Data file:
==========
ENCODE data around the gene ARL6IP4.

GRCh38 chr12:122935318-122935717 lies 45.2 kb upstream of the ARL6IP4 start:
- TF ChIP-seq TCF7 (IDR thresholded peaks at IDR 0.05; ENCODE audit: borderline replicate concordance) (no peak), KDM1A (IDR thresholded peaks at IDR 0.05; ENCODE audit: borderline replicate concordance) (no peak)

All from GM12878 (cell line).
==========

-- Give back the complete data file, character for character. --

ENCODE data around the gene ARL6IP4.

GRCh38 chr12:122935318-122935717 lies 45.2 kb upstream of the ARL6IP4 start:
- TF ChIP-seq TCF7 (IDR thresholded peaks at IDR 0.05; ENCODE audit: borderline replicate concordance) (no peak), KDM1A (IDR thresholded peaks at IDR 0.05; ENCODE audit: borderline replicate concordance) (no peak)

All from GM12878 (cell line).